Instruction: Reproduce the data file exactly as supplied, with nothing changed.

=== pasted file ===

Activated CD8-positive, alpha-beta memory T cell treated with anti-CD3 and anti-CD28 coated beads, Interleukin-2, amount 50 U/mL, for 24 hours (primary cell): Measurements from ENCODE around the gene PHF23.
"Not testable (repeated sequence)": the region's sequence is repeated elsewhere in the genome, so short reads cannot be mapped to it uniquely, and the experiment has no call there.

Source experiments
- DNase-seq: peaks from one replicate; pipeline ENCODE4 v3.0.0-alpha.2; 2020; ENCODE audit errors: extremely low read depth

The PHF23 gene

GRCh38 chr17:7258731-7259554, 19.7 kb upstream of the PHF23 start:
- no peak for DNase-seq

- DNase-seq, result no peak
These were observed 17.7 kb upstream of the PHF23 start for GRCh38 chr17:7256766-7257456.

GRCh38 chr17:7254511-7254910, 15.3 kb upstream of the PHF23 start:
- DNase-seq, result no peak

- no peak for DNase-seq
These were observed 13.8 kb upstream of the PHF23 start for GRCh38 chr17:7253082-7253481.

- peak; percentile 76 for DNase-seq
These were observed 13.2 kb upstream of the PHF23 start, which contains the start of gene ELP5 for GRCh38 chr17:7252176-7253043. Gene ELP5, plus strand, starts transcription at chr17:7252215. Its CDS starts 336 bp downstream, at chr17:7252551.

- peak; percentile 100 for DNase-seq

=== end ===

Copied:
Activated CD8-positive, alpha-beta memory T cell treated with anti-CD3 and anti-CD28 coated beads, Interleukin-2, amount 50 U/mL, for 24 hours (primary cell): Measurements from ENCODE around the gene PHF23.
"Not testable (repeated sequence)": the region's sequence is repeated elsewhere in the genome, so short reads cannot be mapped to it uniquely, and the experiment has no call there.

Source experiments
- DNase-seq: peaks from one replicate; pipeline ENCODE4 v3.0.0-alpha.2; 2020; ENCODE audit errors: extremely low read depth

The PHF23 gene

GRCh38 chr17:7258731-7259554, 19.7 kb upstream of the PHF23 start:
- no peak for DNase-seq

- DNase-seq, result no peak
These were observed 17.7 kb upstream of the PHF23 start for GRCh38 chr17:7256766-7257456.

GRCh38 chr17:7254511-7254910, 15.3 kb upstream of the PHF23 start:
- DNase-seq, result no peak

- no peak for DNase-seq
These were observed 13.8 kb upstream of the PHF23 start for GRCh38 chr17:7253082-7253481.

- peak; percentile 76 for DNase-seq
These were observed 13.2 kb upstream of the PHF23 start, which contains the start of gene ELP5 for GRCh38 chr17:7252176-7253043. Gene ELP5, plus strand, starts transcription at chr17:7252215. Its CDS starts 336 bp downstream, at chr17:7252551.

- peak; percentile 100 for DNase-seq